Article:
Published on September 7th, 2012 | by Jake Richardson1
$1 Billion Carbon Capture for Alberta Oil Sands
Shell has approved a $1.36-billion carbon capture project for Canada’s Alberta oil sands. This project supposedly will capture one million tons of CO2 each year, which will be stored about one mile below the Earth’s surface. The carbon capture project has been named Quest, and $874 million dollars in funding for it is coming from the governments of Alberta and Canada. (The bulk of the funds is coming from the Alberta government.)
The New York Times reports that the companies involved in the project (Shell, Chevron, and Marathon) have not stated how much they have invested in it.
The Shell press release says its project will reduce emissions at the Scotford upgrader, where bitumen is processed, by up to 35 percent. They also say this reduction is the equivalent of removing 175,000 cars from operation, each year.
Joe Oliver, Canada’s energy minister said: “Our government is committed to exploring and demonstrating CCS technology as a critical opportunity to reduce greenhouse gas emissions and protect our environment.”
A representative of Greenpeace said they would rather see the money go towards clean energy production, such as the development of solar and wind farms. They also mentioned fuel-efficient vehicles as a potential alternative.
It seems more than a little odd that the companies managing the carbon capture and storage project have not divulged how much they are pitching in. Certainly many people would probably like to know if the governments involved are paying the bulk of the cost. (Shell’s 2012 first quarter profits were $7 billion, according to Think Progress.)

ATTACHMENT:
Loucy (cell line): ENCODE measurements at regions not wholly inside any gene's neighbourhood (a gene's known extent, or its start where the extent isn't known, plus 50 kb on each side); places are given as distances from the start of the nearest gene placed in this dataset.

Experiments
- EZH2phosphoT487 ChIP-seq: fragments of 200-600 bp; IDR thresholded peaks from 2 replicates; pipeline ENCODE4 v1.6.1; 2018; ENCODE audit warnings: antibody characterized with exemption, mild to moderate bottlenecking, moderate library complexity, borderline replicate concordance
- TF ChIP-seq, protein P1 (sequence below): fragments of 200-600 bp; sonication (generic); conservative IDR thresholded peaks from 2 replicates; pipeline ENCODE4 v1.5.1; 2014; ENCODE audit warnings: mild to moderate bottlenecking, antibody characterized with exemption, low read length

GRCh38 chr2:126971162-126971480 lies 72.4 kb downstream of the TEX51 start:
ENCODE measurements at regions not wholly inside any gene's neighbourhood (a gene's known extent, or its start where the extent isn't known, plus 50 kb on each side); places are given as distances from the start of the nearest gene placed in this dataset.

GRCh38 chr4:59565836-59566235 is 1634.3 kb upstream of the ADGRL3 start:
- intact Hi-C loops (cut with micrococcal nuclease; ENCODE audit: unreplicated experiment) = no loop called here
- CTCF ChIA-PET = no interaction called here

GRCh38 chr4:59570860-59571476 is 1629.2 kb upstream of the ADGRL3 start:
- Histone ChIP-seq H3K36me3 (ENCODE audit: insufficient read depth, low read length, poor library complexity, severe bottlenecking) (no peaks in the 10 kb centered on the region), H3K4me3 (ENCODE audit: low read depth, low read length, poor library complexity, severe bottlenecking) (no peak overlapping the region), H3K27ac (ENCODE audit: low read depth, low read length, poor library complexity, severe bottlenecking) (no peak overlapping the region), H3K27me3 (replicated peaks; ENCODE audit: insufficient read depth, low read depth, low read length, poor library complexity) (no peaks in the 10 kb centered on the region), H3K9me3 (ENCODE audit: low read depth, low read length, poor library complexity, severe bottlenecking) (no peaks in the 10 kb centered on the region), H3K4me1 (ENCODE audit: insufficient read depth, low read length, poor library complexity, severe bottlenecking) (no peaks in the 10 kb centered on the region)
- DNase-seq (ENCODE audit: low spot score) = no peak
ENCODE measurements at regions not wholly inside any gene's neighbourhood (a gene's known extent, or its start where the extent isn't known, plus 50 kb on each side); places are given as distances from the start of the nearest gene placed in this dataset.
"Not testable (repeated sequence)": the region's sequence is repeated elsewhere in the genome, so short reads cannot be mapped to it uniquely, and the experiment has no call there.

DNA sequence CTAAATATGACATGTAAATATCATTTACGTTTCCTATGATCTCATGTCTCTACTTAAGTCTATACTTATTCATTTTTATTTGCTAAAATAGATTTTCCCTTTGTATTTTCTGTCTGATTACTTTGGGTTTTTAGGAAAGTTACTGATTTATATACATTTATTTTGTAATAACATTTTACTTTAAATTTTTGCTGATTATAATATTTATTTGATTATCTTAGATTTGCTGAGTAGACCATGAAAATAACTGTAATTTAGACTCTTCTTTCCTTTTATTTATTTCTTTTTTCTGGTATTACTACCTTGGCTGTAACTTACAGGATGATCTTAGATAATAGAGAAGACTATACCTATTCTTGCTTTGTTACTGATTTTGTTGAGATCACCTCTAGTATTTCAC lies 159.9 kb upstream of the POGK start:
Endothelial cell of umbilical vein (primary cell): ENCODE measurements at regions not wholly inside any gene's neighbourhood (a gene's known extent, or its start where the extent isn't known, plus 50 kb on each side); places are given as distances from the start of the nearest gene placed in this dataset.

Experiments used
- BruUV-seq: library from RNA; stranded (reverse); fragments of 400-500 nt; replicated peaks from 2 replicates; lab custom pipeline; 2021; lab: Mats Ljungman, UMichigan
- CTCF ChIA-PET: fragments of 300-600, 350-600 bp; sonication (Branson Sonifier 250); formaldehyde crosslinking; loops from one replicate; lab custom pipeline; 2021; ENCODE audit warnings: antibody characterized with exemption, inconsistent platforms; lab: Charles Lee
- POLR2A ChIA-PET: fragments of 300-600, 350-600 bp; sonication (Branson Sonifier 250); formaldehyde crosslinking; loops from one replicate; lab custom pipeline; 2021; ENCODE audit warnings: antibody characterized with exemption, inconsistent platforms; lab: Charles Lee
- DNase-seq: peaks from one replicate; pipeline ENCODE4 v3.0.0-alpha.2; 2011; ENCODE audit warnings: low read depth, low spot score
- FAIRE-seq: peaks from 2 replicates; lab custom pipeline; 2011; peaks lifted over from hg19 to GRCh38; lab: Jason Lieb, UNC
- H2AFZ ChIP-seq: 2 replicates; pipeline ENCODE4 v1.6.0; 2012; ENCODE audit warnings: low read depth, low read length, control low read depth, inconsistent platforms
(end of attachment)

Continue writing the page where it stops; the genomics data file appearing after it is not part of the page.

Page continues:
“It’s a lot of taxpayer money spent on greenwashing. The truth is there is an environmental Armageddon happening in northern Alberta. There are also questions about whether these gases can be safely stored underground,” said Kate Colarulli, deputy director of the Sierra Club’s Beyond Oil campaign.
Certain questions arise, such as where exactly will the liquified CO2 be pumped, and how secure will it be underground? How can it be monitored for leakage?
Will independent testers be allowed to measure the amounts of CO2 that are being captured and stored? Allowing a Big Oil corporation to manage it’s own environmental accountability, and helping it fund the emissions reduction project sounds more than a little questionable. Equally important is the suggestion the greenlighting or greenwashing of the oil sands carbon capture may help get the Keystone pipeline project approved by U.S. officials after all.
Image Credit: NASA, Public Domain